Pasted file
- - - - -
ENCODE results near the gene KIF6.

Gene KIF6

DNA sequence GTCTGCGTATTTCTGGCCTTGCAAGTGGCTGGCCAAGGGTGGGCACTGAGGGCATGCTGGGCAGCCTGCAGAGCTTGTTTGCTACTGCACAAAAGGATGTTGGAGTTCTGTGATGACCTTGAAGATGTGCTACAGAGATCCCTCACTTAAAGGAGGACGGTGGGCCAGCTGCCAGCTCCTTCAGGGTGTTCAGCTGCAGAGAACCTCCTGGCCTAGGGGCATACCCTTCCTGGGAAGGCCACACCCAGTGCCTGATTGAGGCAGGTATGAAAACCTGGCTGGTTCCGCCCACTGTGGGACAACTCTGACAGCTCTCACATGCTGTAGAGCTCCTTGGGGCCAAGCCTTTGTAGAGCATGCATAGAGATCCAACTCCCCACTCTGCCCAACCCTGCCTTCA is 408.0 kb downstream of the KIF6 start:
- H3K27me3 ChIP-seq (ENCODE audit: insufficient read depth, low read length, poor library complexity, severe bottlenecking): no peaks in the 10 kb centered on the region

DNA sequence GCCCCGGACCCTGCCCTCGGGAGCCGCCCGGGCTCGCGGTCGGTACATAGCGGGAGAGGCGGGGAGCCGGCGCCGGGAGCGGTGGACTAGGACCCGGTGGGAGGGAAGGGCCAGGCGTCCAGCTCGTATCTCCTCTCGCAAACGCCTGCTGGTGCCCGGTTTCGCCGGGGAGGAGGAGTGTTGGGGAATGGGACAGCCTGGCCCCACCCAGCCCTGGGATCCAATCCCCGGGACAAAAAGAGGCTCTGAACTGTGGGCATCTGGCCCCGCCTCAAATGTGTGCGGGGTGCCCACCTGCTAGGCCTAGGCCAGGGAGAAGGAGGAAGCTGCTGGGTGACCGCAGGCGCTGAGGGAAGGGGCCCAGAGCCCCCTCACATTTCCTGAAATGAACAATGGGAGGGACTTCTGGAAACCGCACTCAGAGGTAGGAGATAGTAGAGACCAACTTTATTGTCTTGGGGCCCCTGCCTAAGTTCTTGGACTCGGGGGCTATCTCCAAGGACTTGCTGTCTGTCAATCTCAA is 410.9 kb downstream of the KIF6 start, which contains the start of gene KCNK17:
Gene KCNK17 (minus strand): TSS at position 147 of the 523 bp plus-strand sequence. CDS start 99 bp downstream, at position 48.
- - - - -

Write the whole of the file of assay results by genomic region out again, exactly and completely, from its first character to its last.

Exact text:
ENCODE results near the gene KIF6.

Gene KIF6

DNA sequence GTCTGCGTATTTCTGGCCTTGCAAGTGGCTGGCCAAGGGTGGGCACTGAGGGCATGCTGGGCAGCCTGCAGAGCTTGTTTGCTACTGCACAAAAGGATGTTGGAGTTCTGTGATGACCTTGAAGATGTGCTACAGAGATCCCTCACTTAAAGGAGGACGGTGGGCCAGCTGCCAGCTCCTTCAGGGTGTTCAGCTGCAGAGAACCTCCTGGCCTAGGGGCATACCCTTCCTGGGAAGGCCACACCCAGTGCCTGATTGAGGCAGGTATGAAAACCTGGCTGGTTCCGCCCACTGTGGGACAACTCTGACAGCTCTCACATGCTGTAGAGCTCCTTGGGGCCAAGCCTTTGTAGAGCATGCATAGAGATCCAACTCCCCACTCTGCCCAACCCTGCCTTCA is 408.0 kb downstream of the KIF6 start:
- H3K27me3 ChIP-seq (ENCODE audit: insufficient read depth, low read length, poor library complexity, severe bottlenecking): no peaks in the 10 kb centered on the region

DNA sequence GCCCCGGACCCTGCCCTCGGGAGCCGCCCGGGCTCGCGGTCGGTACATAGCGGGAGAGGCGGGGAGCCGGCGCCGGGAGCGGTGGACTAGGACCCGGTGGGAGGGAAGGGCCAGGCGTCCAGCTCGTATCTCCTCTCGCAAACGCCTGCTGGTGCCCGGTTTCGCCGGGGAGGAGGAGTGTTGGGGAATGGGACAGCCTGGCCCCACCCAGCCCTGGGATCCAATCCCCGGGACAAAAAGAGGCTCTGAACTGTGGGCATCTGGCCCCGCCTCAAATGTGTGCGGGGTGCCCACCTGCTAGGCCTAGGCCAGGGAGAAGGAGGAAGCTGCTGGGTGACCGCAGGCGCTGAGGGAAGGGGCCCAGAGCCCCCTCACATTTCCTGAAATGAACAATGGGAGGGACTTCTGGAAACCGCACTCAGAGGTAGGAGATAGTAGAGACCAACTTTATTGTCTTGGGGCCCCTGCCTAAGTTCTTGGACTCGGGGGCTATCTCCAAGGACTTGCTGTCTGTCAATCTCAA is 410.9 kb downstream of the KIF6 start, which contains the start of gene KCNK17:
Gene KCNK17 (minus strand): TSS at position 147 of the 523 bp plus-strand sequence. CDS start 99 bp downstream, at position 48.